Pechenegs

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This article is about the Turkic tribe. For the Russian weapon, see Pecheneg machine gun.
Pecheneg Khanates
Peçenek Hanlığı
Khanate

860–1091
Pecheneg Khanates and neighboring territories, c.1015
Capital Not specified
Languages Pecheneg Turkic
Political structure Khanate
History
 -  Established 860
 -  Disestablished 1091
History of the Turkic peoples
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The Pechenegs or Patzinaks (Turkish: Peçenek(ler), Romanian: Pecenegi, Russian: Печенег(и), Ukrainian: Печеніг(и), Hungarian: Besenyő(k), Croatian: Pečenezi, Greek: Πατζινάκοι, Πετσενέγοι, Πατζινακίται, Georgian: პაჭანიკი, Bulgarian: печенеги, pechenegi or печенези, pechenezi; Serbian: Печенези, Latin: Pacinacae, Bisseni) were a semi-nomadic Turkic people of the Central Asian steppes speaking the Pecheneg language which belonged to the Turkic language family. Three of the ruling clans of the Pechenegs were the Kankalis/Kangli.

Ethnonym[edit]

The Pechenegs' ethnonym derived from the Old Turkic word for "brother-in-law” (baja, baja-naq or bajinaq), implying that it initially referred to "in-law related clan or tribe".[1][2] Sources written in different languages used similar denominations when referring to the confederation of the Pecheneg tribes.[1] They were mentioned under the names Bjnak, Bjanak or Bajanak in Arabic and Persian texts, as Be-ča-nag in Classical Tibetan documents, as Pačanak-i in works written in Georgian, and as Pacinnak in Armenian.[1] Anna Komnene and other Byzantine authors referred to the Pechenegs as Patzinakoi or Patzinakitai.[1] In medieval Latin texts, the Pechenegs were referred to as Pizenaci, Bisseni or Bessi.[1] East Slavic peoples use the terms Pechenegi or Pechenezi, while the Poles mentions them as Pieczyngowie or Piecinigi.[1] The Hungarian world for Pecheneg is besenyő.[1]

According to Constantine VII Porphyrogenitus, three of the eight Pechenegs "provinces" or clans were known under the name Kangar.[3] He added that they received this denomination because "they are more valiant and noble than the rest" of the people "and that is what the title Kangar signifies".[3][4] However, no Turkic word with the meaning suggested by the emperor has been demonstrated.[5] Ármin Vámbéry connected the Kangar denomination to the Kirghiz words kangir ("agile"), kangirmak ("to go out riding") and kani-kara ("black-blooded"), while Carlile Aylmer Macartney associated it with the Chagatai word gang ("chariot").[6] Omeljan Pritsak proposed that the name had initially been a composite term (Kängär As) deriving from the Tocharian word for stone (kank) and the Sarmatian ethnonym As.[7] If the latter assumption is valid, the ethnonym of the three Kangar tribes suggest that Iranian elements contributed to the formation of the Pecheneg people (See also Jassic people).[8]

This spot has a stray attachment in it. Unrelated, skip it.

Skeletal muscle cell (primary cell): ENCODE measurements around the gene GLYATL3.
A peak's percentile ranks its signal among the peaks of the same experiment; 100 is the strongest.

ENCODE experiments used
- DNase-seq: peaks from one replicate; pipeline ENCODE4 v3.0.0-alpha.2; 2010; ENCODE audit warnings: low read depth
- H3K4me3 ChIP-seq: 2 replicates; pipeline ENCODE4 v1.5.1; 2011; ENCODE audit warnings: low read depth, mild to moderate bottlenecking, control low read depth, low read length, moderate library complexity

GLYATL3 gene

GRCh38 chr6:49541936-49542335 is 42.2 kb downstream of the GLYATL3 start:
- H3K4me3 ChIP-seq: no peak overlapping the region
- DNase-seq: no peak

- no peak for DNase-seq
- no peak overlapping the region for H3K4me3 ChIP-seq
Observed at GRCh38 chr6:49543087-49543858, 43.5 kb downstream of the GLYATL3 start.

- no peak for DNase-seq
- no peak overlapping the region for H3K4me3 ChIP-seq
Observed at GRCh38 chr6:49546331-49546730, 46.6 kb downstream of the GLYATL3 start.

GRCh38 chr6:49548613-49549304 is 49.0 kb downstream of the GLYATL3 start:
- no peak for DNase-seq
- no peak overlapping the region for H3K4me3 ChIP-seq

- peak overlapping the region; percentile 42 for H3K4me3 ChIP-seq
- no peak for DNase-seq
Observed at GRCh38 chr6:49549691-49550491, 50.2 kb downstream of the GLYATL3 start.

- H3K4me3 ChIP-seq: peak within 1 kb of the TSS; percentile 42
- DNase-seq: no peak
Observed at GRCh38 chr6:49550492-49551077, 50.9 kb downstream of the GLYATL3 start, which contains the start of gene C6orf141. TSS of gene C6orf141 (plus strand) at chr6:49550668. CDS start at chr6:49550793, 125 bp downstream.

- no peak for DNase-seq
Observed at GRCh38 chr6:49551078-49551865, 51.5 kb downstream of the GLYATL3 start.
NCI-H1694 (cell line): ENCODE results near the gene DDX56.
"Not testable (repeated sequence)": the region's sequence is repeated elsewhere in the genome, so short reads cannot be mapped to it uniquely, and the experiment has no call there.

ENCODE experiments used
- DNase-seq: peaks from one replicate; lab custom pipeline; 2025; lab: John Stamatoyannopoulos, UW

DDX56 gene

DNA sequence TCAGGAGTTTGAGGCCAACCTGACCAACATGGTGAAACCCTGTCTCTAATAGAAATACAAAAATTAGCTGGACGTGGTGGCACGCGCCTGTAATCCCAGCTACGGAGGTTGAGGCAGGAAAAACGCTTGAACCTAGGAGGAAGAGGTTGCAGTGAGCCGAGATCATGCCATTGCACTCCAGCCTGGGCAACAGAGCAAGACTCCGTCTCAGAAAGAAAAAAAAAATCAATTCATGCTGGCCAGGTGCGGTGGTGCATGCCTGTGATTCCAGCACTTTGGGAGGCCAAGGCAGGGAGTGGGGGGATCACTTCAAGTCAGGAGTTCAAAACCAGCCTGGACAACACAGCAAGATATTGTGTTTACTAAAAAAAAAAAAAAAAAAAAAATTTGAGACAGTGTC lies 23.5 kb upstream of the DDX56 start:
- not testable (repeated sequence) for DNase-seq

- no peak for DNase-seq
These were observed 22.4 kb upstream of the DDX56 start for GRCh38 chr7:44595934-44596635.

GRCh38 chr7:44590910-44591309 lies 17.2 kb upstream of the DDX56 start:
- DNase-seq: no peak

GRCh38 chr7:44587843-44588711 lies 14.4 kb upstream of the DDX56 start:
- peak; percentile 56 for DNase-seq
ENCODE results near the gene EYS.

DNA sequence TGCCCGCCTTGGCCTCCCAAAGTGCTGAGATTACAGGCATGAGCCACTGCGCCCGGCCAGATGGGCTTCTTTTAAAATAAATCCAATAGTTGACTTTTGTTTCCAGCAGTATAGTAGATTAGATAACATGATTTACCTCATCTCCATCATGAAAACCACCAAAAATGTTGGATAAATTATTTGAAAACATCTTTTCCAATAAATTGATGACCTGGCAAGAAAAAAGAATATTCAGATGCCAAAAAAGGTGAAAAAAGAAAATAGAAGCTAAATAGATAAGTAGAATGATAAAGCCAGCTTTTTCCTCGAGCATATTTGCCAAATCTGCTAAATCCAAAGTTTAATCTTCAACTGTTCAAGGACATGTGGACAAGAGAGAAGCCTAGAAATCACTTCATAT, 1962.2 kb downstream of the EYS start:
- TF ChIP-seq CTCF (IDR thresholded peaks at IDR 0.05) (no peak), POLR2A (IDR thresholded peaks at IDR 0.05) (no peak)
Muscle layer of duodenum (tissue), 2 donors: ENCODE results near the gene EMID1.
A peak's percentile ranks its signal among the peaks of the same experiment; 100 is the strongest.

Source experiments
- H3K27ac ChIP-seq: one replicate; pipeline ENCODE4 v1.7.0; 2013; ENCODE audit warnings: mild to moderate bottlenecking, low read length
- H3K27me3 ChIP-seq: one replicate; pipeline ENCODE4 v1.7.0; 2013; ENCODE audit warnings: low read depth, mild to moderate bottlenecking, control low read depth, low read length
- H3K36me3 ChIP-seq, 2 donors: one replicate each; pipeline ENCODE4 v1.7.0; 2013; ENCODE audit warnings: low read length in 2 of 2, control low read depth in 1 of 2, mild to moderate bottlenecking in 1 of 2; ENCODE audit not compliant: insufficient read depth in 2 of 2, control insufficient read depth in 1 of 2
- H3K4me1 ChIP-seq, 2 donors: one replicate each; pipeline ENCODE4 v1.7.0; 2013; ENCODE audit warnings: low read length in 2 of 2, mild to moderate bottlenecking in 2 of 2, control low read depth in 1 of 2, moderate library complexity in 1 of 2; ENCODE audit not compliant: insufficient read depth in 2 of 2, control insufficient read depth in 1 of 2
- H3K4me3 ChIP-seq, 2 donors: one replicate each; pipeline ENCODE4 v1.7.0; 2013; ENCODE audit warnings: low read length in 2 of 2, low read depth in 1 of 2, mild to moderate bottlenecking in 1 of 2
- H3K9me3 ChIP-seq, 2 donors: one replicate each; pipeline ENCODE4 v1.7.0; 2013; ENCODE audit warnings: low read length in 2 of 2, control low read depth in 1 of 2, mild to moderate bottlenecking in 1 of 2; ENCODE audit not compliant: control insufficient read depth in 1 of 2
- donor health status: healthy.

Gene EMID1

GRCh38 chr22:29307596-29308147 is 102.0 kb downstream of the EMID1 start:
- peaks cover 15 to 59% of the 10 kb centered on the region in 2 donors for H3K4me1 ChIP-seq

Language[edit]

Main article: Pecheneg language

Mahmud al-Kashgari, a 11th-century man of letters specialized in Turkic dialects argued that the language spoken by the Pechenegs was a variant of the Cuman and Oghuz idioms.[9] He suggested that foreign influences on the Pechenegs gave rise to phonetical differences between their tongue and the idiom spoken by other Turkic peoples.[10] Anna Komnene likewise stated that the Pechenegs and the Cumans shared a common language.[9] Although the Pecheneg language itself died out centuries ago,[11] the names of the Pecheneg "provinces" recorded by Constantine Porphyrogenitus prove that the Pechenegs spoke a Turkic language.[12]

History[edit]

Origins (till c. 800 or 850)[edit]

Ibn Khordadbeh, Mahmud al-Kashgari, Muhammad al-Idrisi and many other Muslim scholars agreed that the Pechenegs belonged to the Turkic peoples.[13] The Russian Primary Chronicle stated that the "Torkmens, Pechenegs, Torks, and Polovcians" descended from "the godless sons of Ishmael, who had been sent as a chastisement to the Christians".[14][15]